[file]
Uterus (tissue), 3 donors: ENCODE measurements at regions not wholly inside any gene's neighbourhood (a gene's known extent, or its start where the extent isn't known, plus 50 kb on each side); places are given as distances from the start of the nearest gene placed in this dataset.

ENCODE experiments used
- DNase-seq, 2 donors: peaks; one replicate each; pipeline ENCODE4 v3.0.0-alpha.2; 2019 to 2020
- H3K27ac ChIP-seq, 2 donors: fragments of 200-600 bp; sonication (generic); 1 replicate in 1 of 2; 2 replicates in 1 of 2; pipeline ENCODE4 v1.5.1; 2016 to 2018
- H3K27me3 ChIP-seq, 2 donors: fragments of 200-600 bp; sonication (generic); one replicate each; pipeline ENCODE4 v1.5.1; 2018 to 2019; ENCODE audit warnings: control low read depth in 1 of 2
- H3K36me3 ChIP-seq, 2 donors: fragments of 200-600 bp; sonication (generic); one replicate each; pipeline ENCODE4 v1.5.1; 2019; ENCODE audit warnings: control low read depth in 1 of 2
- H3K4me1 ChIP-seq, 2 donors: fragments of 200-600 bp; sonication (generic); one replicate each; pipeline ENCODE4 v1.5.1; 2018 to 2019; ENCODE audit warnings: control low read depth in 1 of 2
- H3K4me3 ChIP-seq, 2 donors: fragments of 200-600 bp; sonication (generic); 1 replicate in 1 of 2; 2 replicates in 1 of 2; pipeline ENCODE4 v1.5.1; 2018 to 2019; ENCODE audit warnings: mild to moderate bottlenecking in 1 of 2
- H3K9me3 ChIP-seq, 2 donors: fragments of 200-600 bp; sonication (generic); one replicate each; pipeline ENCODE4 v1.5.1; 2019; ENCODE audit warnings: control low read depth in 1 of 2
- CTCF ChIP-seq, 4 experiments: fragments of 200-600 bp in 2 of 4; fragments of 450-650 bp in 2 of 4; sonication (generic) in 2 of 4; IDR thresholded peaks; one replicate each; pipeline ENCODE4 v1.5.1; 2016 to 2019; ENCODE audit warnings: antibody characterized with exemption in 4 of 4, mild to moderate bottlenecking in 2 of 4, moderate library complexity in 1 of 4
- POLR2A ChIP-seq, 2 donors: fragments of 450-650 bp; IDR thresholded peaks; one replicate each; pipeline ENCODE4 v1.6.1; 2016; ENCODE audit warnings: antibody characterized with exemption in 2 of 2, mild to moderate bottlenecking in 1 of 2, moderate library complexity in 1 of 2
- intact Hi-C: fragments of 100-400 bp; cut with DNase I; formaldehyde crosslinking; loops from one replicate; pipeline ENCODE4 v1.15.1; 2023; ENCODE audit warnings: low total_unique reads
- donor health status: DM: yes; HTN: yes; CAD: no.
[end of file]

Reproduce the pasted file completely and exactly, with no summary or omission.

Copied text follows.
Uterus (tissue), 3 donors: ENCODE measurements at regions not wholly inside any gene's neighbourhood (a gene's known extent, or its start where the extent isn't known, plus 50 kb on each side); places are given as distances from the start of the nearest gene placed in this dataset.

ENCODE experiments used
- DNase-seq, 2 donors: peaks; one replicate each; pipeline ENCODE4 v3.0.0-alpha.2; 2019 to 2020
- H3K27ac ChIP-seq, 2 donors: fragments of 200-600 bp; sonication (generic); 1 replicate in 1 of 2; 2 replicates in 1 of 2; pipeline ENCODE4 v1.5.1; 2016 to 2018
- H3K27me3 ChIP-seq, 2 donors: fragments of 200-600 bp; sonication (generic); one replicate each; pipeline ENCODE4 v1.5.1; 2018 to 2019; ENCODE audit warnings: control low read depth in 1 of 2
- H3K36me3 ChIP-seq, 2 donors: fragments of 200-600 bp; sonication (generic); one replicate each; pipeline ENCODE4 v1.5.1; 2019; ENCODE audit warnings: control low read depth in 1 of 2
- H3K4me1 ChIP-seq, 2 donors: fragments of 200-600 bp; sonication (generic); one replicate each; pipeline ENCODE4 v1.5.1; 2018 to 2019; ENCODE audit warnings: control low read depth in 1 of 2
- H3K4me3 ChIP-seq, 2 donors: fragments of 200-600 bp; sonication (generic); 1 replicate in 1 of 2; 2 replicates in 1 of 2; pipeline ENCODE4 v1.5.1; 2018 to 2019; ENCODE audit warnings: mild to moderate bottlenecking in 1 of 2
- H3K9me3 ChIP-seq, 2 donors: fragments of 200-600 bp; sonication (generic); one replicate each; pipeline ENCODE4 v1.5.1; 2019; ENCODE audit warnings: control low read depth in 1 of 2
- CTCF ChIP-seq, 4 experiments: fragments of 200-600 bp in 2 of 4; fragments of 450-650 bp in 2 of 4; sonication (generic) in 2 of 4; IDR thresholded peaks; one replicate each; pipeline ENCODE4 v1.5.1; 2016 to 2019; ENCODE audit warnings: antibody characterized with exemption in 4 of 4, mild to moderate bottlenecking in 2 of 4, moderate library complexity in 1 of 4
- POLR2A ChIP-seq, 2 donors: fragments of 450-650 bp; IDR thresholded peaks; one replicate each; pipeline ENCODE4 v1.6.1; 2016; ENCODE audit warnings: antibody characterized with exemption in 2 of 2, mild to moderate bottlenecking in 1 of 2, moderate library complexity in 1 of 2
- intact Hi-C: fragments of 100-400 bp; cut with DNase I; formaldehyde crosslinking; loops from one replicate; pipeline ENCODE4 v1.15.1; 2023; ENCODE audit warnings: low total_unique reads
- donor health status: DM: yes; HTN: yes; CAD: no.